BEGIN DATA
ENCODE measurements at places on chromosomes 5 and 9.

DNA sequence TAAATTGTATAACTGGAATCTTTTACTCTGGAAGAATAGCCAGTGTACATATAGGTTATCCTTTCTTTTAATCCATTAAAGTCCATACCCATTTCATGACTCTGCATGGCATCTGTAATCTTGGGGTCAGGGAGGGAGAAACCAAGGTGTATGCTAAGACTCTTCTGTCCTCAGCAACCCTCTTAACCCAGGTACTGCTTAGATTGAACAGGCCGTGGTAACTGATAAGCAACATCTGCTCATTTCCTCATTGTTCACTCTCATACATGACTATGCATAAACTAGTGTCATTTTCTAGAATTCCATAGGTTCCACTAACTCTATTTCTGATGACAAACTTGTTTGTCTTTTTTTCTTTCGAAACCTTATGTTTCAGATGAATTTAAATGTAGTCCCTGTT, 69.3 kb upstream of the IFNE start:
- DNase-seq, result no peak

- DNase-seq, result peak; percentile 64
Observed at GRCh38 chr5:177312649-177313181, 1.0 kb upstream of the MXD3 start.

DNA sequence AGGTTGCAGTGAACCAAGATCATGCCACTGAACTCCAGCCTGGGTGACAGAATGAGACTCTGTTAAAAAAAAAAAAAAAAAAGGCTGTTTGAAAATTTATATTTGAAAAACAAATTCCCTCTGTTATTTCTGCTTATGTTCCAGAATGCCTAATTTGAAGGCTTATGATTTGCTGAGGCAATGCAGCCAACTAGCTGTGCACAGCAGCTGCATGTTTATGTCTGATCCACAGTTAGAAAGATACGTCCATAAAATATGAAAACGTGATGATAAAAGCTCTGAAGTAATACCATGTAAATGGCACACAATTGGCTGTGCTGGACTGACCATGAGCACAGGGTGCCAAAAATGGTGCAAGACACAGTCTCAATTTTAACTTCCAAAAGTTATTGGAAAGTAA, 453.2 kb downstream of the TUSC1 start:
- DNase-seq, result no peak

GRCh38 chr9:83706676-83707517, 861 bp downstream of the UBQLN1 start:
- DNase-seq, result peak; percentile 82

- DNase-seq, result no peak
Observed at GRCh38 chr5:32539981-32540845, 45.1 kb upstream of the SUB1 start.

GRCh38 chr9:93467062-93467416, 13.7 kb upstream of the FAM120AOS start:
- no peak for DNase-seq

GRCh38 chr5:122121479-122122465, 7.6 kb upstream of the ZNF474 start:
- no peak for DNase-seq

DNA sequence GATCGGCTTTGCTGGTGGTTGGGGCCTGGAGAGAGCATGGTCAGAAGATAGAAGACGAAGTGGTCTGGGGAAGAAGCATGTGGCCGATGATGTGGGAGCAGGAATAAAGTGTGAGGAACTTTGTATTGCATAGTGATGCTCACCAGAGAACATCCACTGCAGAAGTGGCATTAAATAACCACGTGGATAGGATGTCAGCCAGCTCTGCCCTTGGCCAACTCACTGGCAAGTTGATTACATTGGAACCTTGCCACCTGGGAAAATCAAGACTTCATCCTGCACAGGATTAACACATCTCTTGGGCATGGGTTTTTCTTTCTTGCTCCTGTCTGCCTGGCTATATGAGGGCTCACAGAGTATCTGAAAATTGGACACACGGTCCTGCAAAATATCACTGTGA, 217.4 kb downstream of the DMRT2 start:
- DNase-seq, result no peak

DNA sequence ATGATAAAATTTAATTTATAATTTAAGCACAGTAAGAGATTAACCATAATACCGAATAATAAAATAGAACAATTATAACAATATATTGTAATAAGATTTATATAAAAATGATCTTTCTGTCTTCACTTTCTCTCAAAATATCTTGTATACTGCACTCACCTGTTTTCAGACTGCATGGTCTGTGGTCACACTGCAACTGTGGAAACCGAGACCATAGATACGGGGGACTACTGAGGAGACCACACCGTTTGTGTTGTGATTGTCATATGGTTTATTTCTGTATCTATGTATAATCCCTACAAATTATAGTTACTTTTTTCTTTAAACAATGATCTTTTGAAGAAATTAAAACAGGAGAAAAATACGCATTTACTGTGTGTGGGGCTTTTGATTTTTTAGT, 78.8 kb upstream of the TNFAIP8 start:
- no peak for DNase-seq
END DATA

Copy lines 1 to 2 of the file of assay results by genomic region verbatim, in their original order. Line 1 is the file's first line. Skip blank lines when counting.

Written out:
ENCODE measurements at places on chromosomes 5 and 9.

DNA sequence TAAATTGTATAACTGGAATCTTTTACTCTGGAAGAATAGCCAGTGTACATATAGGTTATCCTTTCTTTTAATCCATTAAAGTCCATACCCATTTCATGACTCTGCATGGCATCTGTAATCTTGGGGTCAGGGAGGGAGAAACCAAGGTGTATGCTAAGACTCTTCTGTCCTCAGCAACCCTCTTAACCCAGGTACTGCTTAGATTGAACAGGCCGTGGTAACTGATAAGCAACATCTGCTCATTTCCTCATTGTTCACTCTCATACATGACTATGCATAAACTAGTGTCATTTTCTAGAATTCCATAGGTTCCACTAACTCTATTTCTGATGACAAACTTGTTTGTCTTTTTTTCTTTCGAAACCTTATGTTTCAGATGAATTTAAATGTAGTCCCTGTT, 69.3 kb upstream of the IFNE start: